I let my social media go dormant a year ago, and found I was able to function just fine without it. Granted, I was born before the Internet, so I’m not the prime demographic for these platforms. Actually, I think young people get a bad rap when it comes to smartphone self-control. Having the world in their pocket is not a new or novel experience to them. I have worked closely with a number of young people, and the majority of them are quite good at setting their own limits. But it’s a David v Goliath battle, considering the multi-billion dollar attention industry we are up against.
The point here is that our time and attention are precious, and we should be as stingy with them as we are with the greenbacks in our bank accounts. The more attention we pay to our immediate circles, the more that investment will come back to us. (P.S. If you’re looking for concrete ways to dial back your smartphone usage, check out the “Take Control” section of the Center for Humane Technology’s website.)
Turn up your awarenessWith so many alarm bells piping in through our phones, we become a little bit like trauma victims, in a constant state of hyper-vigilance. After a while, perpetual alertness starts to feel normal. In the process of habituating to overstimulation, we learn to ignore the physical and emotional warning signs that our nervous systems are overloaded.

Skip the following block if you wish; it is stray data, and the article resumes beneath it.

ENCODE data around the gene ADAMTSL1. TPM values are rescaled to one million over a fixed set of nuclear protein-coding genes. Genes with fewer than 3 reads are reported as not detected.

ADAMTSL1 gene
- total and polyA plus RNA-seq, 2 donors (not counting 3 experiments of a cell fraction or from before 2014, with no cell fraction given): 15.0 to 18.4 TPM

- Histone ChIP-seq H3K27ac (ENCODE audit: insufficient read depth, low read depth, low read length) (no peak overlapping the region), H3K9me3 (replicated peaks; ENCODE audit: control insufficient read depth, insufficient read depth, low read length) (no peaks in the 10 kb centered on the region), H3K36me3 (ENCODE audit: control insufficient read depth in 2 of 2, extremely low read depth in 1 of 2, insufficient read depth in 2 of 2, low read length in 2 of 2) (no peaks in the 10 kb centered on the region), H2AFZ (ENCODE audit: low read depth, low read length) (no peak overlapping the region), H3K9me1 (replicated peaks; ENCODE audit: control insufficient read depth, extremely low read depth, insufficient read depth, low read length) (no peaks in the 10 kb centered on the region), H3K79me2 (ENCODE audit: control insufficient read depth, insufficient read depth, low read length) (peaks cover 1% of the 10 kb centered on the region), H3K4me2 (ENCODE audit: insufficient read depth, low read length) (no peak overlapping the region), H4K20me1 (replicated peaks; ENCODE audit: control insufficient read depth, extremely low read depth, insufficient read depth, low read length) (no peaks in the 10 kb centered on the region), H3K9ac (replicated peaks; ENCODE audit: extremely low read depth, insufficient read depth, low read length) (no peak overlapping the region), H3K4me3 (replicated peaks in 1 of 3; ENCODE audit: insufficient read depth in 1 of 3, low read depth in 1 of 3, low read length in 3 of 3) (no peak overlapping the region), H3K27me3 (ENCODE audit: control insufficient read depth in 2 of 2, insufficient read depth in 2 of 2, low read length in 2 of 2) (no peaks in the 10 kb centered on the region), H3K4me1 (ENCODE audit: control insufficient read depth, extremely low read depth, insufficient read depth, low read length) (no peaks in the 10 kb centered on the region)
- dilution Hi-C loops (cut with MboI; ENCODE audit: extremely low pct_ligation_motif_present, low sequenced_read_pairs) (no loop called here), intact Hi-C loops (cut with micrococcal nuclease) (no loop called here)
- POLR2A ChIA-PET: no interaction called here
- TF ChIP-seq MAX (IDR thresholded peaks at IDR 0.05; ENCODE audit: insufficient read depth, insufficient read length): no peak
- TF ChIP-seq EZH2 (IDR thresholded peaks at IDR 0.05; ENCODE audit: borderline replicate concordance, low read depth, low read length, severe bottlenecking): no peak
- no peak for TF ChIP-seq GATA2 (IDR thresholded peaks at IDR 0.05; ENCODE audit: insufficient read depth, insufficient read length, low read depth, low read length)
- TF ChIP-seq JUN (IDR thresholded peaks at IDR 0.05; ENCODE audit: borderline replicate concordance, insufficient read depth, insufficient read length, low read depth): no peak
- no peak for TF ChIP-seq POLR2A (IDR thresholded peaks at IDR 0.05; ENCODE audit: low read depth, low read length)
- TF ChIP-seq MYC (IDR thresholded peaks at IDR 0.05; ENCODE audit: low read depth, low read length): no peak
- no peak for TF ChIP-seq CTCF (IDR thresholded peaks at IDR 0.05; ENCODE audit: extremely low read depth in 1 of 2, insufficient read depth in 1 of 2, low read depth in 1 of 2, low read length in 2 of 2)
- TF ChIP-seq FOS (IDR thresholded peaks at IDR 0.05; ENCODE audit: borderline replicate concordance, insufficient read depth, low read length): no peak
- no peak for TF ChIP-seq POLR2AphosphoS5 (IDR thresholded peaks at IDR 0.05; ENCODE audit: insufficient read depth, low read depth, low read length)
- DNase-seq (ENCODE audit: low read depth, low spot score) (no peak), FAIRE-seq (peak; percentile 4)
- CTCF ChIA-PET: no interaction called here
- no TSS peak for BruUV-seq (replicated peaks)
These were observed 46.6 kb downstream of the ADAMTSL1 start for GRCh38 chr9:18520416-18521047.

To reverse this, we have to reacquaint ourselves with our inner sensations, writes Bessel A. van der Kolk, author of “The Body Keeps the Score: Brain, Mind, and Body in the Healing of Trauma.”
“Neuroscience research shows that the only way we can change the way we feel is by becoming aware of our inner experience and learning to befriend what is going on inside ourselves.”
I imagine this kinda like Sherlock Holmes (the Benedict Cumberbatch version) sitting on my shoulder analyzing the crime scene (my crappy mood) and deducing when anxiety struck and what particular worry the bastard used to slay my serenity. Often the worry itself, when removed from the hand of the assailant, is a flimsy little thing, capable of sitting on the self without causing much trouble.
To listen to your inner music, you have to quiet the outer world. This doesn’t mean you have to join a Buddhist monastery. It just starts with reserving some small part of your day to be alone with your thoughts.